This afternoon, I will be making my final commute of the academic year. In many professions, discussing one’s commute might not be all that interesting. But academia isn’t just any profession. Since the job market is so tight, many of us find ourselves needing to make more than a modest commute from where we live to where we work. Perhaps you’re a member of the new faculty majority of contingent labor and are teaching at more than one campus in your general area. Perhaps your life circumstances dictate that you live in one part of the state/region/country and work in another. Or perhaps you live in a large metro area with untenable traffic and unreliable transit. As a member of the first group, I’ve had a 240-mile round-trip commute throughout the year, and at first I found myself wondering where all my time went. But throughout the year, I’ve developed three techniques for making the most of my drive.
The very first thing that must be said in a post of this nature is that safety trumps everything. Distracted drivers endanger themselves and others on the road. As Forbes.com recently reported, the “National Highway Traffic Safety Administration reports that 80% of all car crashes are related to driver inattention. Six thousand fatal crashes each year involve an inattentive driver.” Ultimately, the most productive thing you can do while driving is to make sure you get where you’re going.
Fortunately, once I became comfortable with the route that I traveled, I found myself with several hours to reflect on what I was going to teach that day, on what I’d been reading recently, on an upcoming presentation, or on an argument I was preparing to write. I do not believe that I’ve ever had so much time to think about my work, even when I was in my first year of grad school and had a mostly open schedule apart from weekly seminar meetings. As such, I’ve come to enjoy my commute as a moment where I can make headway in things that matter. My problem is that this valuable thinking risks evaporating by the time I’ve reached a place where I can make any notes. As such, I’ve begun to capture my thoughts using the voice memo function of my cell phone. Even though I don’t have a super smartphone (shockingly, this is not required here at Team ProfHacker), my phone still allows me to record messages and save them in a voice mail directory. Combining this feature, a Bluetooth headset (remember, safety comes first), and voice commands (which are standard are many modern cell phones), I’m able to capture my thoughts about one thing or another as I travel. Later in the day/week, I can take advantage of a lull in office hours to listen to my messages and act on what I’ve cooked up for myself. In many ways, using my cell phone this way is similar to the pad of paper that I used to keep next to my bed while writing seminar papers with the distinct advantage that my voice memos are more lucid and legible than my 2am, woke-to-a-spontaneous-realization-about-Friedrich-Kittler scrabblings.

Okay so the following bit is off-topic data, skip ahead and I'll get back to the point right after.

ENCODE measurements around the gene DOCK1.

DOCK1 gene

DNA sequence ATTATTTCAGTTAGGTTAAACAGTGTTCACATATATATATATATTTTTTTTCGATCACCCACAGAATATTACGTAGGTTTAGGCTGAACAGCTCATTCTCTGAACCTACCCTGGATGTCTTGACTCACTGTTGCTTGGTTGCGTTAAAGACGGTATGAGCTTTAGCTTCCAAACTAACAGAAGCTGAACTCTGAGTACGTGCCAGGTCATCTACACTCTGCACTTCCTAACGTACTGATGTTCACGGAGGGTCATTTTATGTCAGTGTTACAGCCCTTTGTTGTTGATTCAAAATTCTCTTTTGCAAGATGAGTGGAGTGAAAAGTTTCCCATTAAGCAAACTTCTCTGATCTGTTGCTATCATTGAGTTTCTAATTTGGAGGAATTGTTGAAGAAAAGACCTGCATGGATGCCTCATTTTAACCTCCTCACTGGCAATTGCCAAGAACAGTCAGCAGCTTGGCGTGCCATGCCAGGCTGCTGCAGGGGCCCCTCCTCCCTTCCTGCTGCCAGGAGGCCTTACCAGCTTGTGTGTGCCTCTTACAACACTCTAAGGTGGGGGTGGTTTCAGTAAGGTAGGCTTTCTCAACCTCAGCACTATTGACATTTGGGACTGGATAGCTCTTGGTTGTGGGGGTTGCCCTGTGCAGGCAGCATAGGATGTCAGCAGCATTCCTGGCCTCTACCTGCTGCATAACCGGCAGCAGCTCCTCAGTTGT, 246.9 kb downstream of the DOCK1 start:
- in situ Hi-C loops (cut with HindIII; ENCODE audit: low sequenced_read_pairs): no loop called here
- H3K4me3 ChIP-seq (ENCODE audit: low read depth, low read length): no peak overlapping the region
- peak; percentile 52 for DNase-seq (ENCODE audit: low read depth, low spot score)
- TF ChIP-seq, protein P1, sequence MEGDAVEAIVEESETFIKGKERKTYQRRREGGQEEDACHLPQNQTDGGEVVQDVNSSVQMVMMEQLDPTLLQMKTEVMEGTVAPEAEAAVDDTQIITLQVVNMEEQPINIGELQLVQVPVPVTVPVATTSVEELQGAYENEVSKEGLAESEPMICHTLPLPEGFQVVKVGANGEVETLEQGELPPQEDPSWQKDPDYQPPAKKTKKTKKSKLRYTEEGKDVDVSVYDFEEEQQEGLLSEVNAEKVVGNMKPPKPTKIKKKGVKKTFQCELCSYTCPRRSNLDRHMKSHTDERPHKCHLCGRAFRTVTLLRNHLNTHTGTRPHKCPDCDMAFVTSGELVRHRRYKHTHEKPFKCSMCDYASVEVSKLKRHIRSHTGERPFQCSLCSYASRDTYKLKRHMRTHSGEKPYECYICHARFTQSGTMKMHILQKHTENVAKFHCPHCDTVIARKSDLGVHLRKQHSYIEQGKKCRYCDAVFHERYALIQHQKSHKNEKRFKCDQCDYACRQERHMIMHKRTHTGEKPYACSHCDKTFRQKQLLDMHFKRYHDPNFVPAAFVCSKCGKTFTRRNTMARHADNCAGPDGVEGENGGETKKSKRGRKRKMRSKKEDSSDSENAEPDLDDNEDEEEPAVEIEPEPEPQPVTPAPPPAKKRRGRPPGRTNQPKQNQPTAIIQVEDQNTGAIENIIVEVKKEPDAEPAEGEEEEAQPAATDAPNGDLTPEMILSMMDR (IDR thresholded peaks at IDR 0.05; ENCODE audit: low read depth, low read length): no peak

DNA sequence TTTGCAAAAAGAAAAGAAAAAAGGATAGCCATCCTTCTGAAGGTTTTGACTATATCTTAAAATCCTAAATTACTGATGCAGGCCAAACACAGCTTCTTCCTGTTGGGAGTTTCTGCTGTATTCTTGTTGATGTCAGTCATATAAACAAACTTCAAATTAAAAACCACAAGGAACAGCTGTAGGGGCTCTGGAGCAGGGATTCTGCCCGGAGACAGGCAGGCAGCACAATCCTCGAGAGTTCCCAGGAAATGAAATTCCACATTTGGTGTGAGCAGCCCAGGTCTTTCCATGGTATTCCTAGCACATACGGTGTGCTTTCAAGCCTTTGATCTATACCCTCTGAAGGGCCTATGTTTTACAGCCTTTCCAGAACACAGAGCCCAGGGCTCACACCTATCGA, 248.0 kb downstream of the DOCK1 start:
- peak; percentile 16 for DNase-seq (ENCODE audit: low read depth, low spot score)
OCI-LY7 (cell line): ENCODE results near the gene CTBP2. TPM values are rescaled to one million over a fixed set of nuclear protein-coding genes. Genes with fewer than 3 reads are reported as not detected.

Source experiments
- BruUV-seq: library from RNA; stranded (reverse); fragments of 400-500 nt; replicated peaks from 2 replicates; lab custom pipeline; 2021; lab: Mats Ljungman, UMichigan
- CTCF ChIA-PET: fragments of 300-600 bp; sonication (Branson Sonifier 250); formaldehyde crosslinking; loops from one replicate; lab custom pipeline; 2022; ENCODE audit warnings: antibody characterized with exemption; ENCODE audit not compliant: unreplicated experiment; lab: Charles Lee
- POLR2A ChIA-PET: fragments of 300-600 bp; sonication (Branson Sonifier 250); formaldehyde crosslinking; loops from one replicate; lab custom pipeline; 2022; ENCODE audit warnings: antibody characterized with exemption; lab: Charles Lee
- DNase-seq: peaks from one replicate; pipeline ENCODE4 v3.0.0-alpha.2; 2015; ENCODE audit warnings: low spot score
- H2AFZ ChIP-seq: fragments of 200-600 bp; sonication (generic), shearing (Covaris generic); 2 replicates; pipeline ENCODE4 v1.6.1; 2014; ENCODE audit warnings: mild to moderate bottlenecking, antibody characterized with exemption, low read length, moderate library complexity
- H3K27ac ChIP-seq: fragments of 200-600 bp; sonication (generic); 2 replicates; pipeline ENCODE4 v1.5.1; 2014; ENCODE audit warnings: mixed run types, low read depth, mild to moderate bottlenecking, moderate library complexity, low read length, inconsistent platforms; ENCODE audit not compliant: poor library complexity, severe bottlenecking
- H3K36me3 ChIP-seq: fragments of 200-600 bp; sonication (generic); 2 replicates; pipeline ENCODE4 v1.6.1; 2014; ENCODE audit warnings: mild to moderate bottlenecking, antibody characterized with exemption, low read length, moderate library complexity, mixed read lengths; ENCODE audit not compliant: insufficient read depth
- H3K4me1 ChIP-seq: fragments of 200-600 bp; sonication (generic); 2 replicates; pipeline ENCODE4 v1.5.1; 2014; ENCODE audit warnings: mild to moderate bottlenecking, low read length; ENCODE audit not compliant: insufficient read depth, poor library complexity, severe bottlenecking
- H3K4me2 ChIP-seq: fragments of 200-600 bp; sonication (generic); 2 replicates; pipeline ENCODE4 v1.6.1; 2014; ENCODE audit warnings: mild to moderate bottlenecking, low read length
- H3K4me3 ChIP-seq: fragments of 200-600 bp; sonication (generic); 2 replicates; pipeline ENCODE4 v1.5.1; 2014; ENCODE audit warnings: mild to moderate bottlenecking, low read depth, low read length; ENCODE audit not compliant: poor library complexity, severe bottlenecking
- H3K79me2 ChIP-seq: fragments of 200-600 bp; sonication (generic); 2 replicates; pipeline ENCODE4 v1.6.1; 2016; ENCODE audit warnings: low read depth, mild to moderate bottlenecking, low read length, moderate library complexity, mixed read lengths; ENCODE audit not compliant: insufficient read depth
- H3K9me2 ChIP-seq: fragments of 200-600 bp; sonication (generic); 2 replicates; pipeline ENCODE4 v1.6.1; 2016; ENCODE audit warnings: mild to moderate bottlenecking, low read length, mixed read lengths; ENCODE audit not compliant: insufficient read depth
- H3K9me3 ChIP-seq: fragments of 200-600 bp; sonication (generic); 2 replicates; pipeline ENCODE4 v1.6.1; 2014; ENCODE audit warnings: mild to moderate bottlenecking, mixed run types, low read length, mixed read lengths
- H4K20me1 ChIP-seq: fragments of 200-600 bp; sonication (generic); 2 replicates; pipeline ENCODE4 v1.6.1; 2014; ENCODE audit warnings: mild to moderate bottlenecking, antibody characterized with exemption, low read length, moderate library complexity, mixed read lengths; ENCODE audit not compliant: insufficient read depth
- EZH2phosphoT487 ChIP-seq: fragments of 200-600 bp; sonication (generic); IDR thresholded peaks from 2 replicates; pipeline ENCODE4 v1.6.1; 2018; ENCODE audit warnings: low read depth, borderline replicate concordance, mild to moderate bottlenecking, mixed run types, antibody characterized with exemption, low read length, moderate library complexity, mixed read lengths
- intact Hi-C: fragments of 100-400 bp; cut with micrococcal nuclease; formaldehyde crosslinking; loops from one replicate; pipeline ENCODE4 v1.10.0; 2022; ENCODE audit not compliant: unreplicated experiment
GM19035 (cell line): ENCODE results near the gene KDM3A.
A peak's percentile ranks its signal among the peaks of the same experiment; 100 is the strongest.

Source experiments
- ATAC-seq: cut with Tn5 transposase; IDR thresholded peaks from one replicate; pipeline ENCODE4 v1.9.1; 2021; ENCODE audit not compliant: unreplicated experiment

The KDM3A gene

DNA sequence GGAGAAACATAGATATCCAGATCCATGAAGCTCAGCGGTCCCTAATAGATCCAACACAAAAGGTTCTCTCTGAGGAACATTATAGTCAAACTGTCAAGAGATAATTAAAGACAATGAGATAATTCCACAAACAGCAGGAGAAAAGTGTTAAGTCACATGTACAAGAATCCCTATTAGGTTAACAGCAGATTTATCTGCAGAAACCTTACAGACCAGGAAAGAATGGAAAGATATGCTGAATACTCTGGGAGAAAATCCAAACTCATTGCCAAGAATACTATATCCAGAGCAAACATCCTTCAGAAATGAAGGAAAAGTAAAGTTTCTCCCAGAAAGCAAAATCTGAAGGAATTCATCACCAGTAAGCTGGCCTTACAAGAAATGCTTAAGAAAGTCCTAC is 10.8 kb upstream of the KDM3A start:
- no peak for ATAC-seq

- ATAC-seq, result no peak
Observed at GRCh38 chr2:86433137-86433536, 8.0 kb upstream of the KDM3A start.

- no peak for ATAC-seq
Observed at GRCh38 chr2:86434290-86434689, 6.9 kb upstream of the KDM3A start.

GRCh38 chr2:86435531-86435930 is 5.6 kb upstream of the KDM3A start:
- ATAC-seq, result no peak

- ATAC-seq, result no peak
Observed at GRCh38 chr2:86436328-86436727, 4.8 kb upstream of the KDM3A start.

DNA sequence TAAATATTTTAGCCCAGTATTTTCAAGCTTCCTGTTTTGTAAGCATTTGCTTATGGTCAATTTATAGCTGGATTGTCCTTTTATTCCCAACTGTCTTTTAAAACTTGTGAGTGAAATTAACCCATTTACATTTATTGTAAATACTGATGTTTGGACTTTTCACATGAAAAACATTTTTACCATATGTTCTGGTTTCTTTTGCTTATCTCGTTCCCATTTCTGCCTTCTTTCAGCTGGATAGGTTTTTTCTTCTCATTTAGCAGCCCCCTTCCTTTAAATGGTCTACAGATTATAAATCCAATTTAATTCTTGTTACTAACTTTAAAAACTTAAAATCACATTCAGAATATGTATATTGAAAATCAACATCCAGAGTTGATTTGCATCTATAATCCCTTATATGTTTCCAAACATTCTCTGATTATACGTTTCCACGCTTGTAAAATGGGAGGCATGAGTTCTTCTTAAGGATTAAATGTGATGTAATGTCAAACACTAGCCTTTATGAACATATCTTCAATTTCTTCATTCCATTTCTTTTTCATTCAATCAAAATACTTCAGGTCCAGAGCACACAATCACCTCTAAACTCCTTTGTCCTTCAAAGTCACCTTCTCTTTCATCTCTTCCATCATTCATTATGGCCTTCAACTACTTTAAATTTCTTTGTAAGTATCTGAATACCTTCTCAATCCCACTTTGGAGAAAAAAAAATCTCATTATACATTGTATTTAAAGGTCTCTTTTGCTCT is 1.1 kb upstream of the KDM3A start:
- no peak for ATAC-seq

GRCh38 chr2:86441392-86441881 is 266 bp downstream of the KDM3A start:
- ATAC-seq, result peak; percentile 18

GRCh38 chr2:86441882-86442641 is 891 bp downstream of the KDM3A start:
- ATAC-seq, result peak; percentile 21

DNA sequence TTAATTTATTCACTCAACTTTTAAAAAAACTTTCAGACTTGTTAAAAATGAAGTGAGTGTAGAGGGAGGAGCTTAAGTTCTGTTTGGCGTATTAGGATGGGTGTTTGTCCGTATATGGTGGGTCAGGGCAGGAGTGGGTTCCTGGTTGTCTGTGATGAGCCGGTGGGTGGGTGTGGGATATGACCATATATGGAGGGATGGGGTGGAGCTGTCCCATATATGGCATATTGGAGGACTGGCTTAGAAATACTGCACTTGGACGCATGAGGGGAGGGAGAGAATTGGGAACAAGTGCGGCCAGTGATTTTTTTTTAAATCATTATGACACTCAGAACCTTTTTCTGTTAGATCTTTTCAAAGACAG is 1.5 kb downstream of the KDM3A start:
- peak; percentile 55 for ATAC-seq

Beyond my own ideas, I’ve used my travel time to catch up on those of others. This has taken the form of listening to audiobooks and podcasts. For the former, there are several good sources for digital audiobooks, including iTunes, Audible.com (which powers iTunes audiobook offerings), and eMusic. But I’ve chosen to go the cheaper rout and just used books on CD from my local library. Since my car doesn’t have a CD player (see previously mentioned membership in the new faculty majority), I’ve ripped the CDs to my iPod. You can use iTunes for this process or dedicated tools, such as Splasm Software’s Audiobook Builder (Mac-only). Using this process, I’ve managed not only to “read” through everything Malcolm Gladwell has written this year, but also the outrageously fun and outrageously large Jonathan Strange & Mr. Norrell by Susanna Clarke. Podcasts are much easier to get on my iPod; once I’ve subscribed in iTunes (or the manager of your choice), they just download automatically and are loaded onto my iPod. I stay on top of developments in technology and higher education by listening to the excellent Digital Campus, which comes from the Center for History and New Media. I’m also a fan of NPR’s All Songs Considered. And let’s not forget the occasional ProfHacker podcast. Listening to books or podcasts not only keeps me awake (and safe!) but allows me to “read” when I wouldn’t otherwise be able to.
A final thing that I’ve done while driving this year is to exploit a seldom-used feature of my cell phone: I call people. (Again, let me mention the Bluetooth headset and voice commands.) We live and work in a world where we frequently don’t have time for the people that are closest to us, let alone those whom we do not see on a regular basis. Having four hours per day where I have to be by myself heading in a north-easterly or south-westerly direction (depending on the time of day) has given me the chance to call up family members, old friends, and colleagues. If you can expand your academic network in five minutes by writing an email, just think about how much you can accomplish with a phone call.
What techniques have you used to make the most of your drive—however great or small the distance? Moreover, I’ve focused here on how to improve a commute when you’re in the driver’s seat; how do those of you who commute by plane, train, or anything but automobile manage your travel-time productivity?